The guarding and preservation of this in God depends on the resolve of those thus born: on their sincere acceptance of the grace bestowed on them and, through the practice of the commandments, on their cultivation of the beauty given to them by grace.
Moreover, by emptying themselves of the passions they lay hold of the divine to the same degree as that to which, deliberately emptying Himself of His own sublime glory, the Logos of God truly became man.
The Logos…‘made peace through the blood of His Cross…between things on earth and things in heaven” (Col. 1:20), and reduced to impotence the hostile powers that fill the intermediary region between heaven and earth.
He thereby made the festal assembly of earthly and heavenly powers a single gathering for His distribution of divine gifts, with humankind joining joyfully with the powers on high unanimous praise of God’s glory.
Also, after fulfilling the divine purpose undertaken on our behalf, when He was taken up with the body which He had assumed, He united heaven and earth in Himself.
He joined what is sensible with what is intelligible, and revealed creation as a single whole whose extremes are bound together through virtue and through knowledge of their first Cause.
He shows, I think, through what He has accomplished mystically, that the Logos unites what is separated and that alienation from the Logos divides what is united.
[...] The Logos enables us to participate in divine life by making Himself our food, in a manner understood by Himself and by those who have received from Him a ‘noetic’ [i.e. in the mind,; in the heart] perception of this kind.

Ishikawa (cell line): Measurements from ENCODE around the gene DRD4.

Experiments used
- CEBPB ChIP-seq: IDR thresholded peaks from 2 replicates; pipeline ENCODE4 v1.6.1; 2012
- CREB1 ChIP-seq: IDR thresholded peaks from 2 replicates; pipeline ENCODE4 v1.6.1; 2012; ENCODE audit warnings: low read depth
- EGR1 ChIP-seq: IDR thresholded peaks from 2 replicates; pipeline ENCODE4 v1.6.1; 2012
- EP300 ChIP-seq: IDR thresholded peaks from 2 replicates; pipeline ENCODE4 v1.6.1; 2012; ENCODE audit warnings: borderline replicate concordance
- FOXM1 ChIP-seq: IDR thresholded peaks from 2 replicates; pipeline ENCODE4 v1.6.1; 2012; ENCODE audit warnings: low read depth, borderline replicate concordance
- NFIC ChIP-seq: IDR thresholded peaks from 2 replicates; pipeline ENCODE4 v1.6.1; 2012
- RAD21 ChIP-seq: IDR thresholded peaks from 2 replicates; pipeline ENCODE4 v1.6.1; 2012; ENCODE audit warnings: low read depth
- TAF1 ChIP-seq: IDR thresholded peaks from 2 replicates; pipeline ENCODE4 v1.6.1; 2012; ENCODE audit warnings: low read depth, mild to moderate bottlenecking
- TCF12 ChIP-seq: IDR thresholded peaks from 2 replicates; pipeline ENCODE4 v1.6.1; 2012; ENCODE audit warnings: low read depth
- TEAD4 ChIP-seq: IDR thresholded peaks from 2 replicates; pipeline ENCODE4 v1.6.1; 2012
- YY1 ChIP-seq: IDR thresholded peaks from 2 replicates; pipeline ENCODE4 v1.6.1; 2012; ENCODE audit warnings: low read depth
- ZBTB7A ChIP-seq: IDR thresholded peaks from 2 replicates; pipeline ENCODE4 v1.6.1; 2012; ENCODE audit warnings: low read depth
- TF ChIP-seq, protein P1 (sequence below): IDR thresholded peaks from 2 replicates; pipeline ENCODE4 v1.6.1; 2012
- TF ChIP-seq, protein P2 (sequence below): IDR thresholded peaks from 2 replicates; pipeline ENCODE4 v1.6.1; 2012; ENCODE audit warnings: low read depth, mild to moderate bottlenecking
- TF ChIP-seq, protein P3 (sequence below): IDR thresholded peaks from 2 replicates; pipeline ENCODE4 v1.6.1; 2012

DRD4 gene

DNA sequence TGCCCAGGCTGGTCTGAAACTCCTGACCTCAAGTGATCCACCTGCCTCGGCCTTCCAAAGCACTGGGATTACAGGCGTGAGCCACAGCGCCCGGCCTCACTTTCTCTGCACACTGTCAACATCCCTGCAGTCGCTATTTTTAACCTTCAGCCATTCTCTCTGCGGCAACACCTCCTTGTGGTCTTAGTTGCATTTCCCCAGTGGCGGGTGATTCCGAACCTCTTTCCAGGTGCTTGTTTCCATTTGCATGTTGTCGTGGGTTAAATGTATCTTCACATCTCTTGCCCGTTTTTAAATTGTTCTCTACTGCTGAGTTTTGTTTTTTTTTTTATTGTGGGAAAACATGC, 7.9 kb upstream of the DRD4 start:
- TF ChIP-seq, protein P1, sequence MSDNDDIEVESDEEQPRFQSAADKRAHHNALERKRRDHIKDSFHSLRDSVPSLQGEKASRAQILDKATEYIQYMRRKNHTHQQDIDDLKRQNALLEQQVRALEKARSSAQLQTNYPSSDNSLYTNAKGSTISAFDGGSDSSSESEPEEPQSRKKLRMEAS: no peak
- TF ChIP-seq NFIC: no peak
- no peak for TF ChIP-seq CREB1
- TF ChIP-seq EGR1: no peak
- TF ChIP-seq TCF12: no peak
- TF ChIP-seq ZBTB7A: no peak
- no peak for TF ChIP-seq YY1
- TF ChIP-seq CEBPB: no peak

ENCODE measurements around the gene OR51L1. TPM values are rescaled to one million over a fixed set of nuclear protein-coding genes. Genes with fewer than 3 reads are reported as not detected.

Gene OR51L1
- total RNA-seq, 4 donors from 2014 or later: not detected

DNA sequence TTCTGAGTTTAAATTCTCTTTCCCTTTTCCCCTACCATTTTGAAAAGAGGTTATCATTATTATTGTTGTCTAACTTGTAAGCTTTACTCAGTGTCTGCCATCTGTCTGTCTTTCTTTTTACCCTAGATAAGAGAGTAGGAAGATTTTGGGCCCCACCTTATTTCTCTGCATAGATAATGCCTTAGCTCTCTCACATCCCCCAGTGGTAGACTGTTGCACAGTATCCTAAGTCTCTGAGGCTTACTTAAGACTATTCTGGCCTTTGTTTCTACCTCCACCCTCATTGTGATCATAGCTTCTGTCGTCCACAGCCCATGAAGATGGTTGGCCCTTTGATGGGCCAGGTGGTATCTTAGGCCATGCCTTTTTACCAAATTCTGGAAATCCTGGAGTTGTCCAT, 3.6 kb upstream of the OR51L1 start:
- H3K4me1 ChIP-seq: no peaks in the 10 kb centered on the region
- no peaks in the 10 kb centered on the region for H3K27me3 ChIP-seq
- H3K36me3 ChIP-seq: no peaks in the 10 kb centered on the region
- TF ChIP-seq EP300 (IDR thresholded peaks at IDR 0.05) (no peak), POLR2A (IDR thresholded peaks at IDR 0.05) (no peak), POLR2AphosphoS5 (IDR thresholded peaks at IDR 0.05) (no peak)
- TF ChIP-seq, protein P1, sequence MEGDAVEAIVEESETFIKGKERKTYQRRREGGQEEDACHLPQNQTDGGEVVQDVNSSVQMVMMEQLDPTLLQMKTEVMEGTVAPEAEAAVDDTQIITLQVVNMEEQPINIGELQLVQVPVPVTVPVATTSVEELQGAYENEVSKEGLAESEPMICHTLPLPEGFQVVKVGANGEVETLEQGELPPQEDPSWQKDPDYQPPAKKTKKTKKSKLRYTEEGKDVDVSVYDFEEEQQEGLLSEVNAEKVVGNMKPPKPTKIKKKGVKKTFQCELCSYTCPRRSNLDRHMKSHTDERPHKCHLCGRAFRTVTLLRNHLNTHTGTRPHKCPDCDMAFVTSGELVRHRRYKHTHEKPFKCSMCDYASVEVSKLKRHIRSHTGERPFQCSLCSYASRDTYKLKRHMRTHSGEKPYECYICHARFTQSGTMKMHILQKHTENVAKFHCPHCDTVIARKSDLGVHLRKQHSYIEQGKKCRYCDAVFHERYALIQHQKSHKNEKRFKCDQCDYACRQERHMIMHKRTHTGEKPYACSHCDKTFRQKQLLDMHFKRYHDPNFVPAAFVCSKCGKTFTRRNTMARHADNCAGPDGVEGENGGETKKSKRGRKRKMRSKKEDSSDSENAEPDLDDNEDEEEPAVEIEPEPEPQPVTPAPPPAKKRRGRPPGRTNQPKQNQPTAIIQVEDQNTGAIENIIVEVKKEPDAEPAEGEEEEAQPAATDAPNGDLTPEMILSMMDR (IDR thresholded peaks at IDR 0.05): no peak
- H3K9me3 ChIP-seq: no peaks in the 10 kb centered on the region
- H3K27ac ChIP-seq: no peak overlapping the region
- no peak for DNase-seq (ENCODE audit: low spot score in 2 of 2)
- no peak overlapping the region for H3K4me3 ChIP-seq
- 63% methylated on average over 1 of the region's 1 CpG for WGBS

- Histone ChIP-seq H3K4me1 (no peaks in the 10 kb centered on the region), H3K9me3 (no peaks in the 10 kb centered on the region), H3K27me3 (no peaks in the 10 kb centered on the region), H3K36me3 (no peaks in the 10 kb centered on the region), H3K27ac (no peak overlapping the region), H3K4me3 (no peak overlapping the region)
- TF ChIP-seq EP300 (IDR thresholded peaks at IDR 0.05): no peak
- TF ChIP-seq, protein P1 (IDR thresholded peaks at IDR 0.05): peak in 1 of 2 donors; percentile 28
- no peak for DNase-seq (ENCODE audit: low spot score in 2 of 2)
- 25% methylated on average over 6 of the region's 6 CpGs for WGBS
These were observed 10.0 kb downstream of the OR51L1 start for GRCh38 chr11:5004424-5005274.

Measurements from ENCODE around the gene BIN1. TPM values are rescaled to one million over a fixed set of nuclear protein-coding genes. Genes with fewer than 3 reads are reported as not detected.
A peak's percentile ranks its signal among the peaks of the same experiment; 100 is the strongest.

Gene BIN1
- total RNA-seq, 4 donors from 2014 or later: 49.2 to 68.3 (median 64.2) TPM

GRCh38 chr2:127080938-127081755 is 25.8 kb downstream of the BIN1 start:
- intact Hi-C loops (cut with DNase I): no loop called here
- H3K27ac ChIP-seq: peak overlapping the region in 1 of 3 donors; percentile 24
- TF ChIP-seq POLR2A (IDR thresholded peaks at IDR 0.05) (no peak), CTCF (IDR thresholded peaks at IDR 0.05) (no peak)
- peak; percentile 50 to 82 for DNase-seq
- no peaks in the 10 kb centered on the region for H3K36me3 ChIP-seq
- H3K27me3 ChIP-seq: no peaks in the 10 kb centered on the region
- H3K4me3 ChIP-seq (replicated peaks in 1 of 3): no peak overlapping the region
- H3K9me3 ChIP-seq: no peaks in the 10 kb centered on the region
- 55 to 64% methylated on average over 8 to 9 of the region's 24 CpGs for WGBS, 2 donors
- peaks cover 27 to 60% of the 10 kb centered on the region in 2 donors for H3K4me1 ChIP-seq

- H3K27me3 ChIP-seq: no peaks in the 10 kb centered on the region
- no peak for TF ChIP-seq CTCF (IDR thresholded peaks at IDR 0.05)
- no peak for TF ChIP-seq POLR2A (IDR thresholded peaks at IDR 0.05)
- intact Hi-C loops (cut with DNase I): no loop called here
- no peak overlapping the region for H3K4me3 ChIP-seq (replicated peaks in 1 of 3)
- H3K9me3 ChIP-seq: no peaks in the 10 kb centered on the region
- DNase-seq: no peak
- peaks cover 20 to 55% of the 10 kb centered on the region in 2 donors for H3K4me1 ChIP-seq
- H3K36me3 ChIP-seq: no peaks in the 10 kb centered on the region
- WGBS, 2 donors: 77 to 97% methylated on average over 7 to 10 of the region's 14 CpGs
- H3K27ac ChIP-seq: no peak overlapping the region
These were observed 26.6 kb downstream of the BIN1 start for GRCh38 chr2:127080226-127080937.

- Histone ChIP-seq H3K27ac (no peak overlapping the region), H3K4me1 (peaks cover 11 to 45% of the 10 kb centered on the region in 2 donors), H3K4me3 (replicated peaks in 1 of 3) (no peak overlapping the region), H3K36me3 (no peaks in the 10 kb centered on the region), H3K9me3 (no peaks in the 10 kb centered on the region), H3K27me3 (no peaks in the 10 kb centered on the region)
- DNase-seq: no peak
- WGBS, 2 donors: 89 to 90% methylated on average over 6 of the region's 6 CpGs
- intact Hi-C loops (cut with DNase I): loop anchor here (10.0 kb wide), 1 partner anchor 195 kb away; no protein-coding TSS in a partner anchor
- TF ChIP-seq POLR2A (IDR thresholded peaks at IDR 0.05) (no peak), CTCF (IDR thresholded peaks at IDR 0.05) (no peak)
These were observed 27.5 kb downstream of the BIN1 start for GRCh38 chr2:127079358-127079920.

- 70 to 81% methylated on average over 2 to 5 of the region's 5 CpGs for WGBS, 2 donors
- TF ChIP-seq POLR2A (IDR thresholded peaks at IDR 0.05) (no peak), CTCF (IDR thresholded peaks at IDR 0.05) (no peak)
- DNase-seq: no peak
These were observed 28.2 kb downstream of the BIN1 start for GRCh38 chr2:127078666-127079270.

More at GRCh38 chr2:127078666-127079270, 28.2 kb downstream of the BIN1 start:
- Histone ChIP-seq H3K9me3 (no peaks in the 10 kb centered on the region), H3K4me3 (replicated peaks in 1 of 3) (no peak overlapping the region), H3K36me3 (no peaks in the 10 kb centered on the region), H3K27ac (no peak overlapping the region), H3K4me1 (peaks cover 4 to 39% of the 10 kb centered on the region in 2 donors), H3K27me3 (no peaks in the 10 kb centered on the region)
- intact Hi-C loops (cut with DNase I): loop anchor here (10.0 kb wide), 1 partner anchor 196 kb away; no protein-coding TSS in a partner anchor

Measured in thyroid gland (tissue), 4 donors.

It is by tasting this food that they become truly aware that the Lord is full of virtue (cf Ps. 34:8).
For He transmutes with divinity those who eat it, bringing about their deification, since He is the bread of life and of power in both name and reality.
He restores human nature to itself. First, He became man and kept His will dispassionate and free from rebellion against nature, so that it did not waver in the slightest from its own natural movement even with regard to those who crucified Him.
On the contrary, it chose death for their sake instead of life, thereby demonstrating the voluntary character of His passion, rooted as it is in His love for humankind.
Maximus the Confessor (580-662): On the Lord’s Prayer, Text (slightly adapted) from G.E.H. Palmer, Philip Sherrard, and Kallistos Ware (trans. and eds.) The Philokalia: The Complete Text, vol. 2 (Faber & Faber, London & Boston: 1979).